That’s Not Right!

That’s not right!

One of my favorite Broadway musicals and stories ever existed is definitely Matilda. Broadway, which I went to yesterday, has an amazing way of making everything seem so super magical to you. However, and I know that many agree with me on this, Matilda had some qualities that made everything seem like it was created by someone’s super powers.

Power. Even the actress who played Matilda, a nine year old girl, had one of the most beautiful voices I had ever heard. It had some kind strength and power in it that almost made me week in the knees and wanted me to scream with joy.
As well as the singing by small children, most no older than ten, the scenery displayed something of quiet, almost unforgivable power. It didn’t shout or claim anything, but yet stood there in peaceful glory. It was, in fact, probably comparable to Mona Lisa’s smile- something that will keep people wondering for years to come.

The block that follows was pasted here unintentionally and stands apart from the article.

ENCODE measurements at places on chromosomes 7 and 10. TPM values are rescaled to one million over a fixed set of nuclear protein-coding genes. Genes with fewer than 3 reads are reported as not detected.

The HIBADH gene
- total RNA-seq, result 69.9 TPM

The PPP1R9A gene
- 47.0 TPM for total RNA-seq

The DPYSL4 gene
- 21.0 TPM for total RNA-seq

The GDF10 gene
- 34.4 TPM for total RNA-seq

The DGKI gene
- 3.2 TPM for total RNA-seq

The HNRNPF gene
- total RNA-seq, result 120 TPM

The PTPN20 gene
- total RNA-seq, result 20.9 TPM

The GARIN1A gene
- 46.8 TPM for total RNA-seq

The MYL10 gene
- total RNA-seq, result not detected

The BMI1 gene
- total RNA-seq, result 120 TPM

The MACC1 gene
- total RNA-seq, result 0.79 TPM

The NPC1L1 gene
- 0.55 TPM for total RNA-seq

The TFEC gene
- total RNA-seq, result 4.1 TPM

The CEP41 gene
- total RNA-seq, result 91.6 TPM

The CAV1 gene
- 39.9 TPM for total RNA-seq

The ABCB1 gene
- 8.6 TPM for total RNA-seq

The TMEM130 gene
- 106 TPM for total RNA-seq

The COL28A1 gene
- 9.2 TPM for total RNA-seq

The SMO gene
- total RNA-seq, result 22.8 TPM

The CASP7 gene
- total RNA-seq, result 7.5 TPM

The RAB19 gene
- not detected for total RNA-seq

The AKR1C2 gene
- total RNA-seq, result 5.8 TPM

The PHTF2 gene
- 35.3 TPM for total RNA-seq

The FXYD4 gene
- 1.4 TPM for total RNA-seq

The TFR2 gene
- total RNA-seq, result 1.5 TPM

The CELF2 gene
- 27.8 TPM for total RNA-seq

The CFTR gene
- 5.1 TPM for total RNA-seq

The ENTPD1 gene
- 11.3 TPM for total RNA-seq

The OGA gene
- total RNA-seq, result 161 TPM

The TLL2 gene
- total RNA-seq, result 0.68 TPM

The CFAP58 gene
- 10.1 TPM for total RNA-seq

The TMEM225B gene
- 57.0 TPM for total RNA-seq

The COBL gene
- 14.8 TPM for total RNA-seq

Finally, the lights were something of a power miracle. For instance, when the children rebel the Trunchbull and Chokey, light rays were used to create an illusion of imprisonment and harsh reality. It was both amazing and not easy.

Irony, Boldness, and Humor.

I chose looks over books. That’s why I look better than you.

That was a line that is probably my mom’s new motto, if you reversed it to “books over looks”. It was said by Matilda’s mother upon Ms.Honey’s visit to Matilda’s house in effort to meet the girl’s parents. Matilda’s mother, an almost exact portray of the modern (usually stereotyped), TV-obsessed American, wears a spazzy outfit of a bell skirt with clashy sparkles and a pink dancing blouse. You immediately get an opinion of her in the first opening scene, where she is in the hospital, 9 months pregnant. The doctor, a life-obsessed kind of man, is excited about her being about to give birth. The mother, on the other hand, wants to go to her international dance competition. The doctor tells her to look at herself; and she in turn proclaims, “Am I fat?” The doctor, in an almost teasing sort of way, says, “You’re 9 months pregnant.” She immediately wails, “Is there anything I can do? Drugs, alcohol, tablets, or anything like that?”

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